That being said, an option for lower MIP for borrowers with lower risk loans is absolutely a necessity…
    With the current cost of our beloved reverse mortgage it has reverted back to a true “needs based” product….
    Now, that being said, there is nothing wrong with that! To a certain degree all products, in almost all wakes of life, are needs based.
    But if a client is going to be charged $10,000 in MIP + state specific closing costs, it better be a damn big need!!!!

    • Mr. Banner,

      Yesterday, I looked at the HUD HECM Snapshot Report for April 2018 (HUD’s latest post). I found a HECM endorsed for that month that had a MCA (Maximum Claim Amount) of $35,000 and an initial PL (Principal Limit) of just $18,095. There were 159 endorsements where the MCA was $100,000 or less. 957 endorsements had MCAs of $200,000 or less. Again the endorsements were exclusively those made in April 2018 which only had 3,345 endorsements.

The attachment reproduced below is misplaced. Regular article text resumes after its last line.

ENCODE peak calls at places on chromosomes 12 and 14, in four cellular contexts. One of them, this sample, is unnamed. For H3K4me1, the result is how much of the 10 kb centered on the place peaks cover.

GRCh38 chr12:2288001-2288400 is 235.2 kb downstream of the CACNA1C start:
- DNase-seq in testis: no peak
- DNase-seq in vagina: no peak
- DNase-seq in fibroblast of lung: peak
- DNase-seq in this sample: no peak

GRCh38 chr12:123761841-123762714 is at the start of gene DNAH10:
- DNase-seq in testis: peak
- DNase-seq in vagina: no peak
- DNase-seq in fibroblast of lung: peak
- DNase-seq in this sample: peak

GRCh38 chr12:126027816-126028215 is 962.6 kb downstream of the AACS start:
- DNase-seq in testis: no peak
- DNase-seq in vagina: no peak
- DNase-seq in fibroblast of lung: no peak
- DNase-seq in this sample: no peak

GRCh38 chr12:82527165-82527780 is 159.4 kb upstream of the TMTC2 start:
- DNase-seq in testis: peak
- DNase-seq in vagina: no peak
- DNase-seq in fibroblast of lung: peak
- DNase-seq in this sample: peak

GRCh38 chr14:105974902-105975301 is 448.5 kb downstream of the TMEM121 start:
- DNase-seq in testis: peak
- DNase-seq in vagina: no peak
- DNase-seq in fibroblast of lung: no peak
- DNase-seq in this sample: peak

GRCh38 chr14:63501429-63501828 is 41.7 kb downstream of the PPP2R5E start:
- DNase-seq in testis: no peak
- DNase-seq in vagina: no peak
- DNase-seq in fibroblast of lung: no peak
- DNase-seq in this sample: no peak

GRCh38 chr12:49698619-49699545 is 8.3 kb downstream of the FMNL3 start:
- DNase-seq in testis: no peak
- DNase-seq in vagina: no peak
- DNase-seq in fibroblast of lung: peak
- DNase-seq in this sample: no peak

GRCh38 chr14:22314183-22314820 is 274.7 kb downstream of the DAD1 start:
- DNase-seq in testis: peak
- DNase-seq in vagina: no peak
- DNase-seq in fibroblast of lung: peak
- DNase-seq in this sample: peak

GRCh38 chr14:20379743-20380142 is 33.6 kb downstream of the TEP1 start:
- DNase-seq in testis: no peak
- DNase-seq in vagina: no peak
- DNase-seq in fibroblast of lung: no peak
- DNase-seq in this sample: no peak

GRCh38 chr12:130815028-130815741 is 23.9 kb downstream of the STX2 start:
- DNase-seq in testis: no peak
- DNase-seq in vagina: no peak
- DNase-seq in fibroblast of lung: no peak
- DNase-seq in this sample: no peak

It is important that WE understand what is going on as well as the authors of the report. Perhaps the costs on the home appraised at (or purchased at) $35,000 had as much as (or more than) $3,000 in total upfront costs. That means at $3,000 in upfront costs, total proceeds from the HECM were just $15,095. That means that 16.6% of the total proceeds went to pay upfront costs. If reasonably accurate, that is ugly.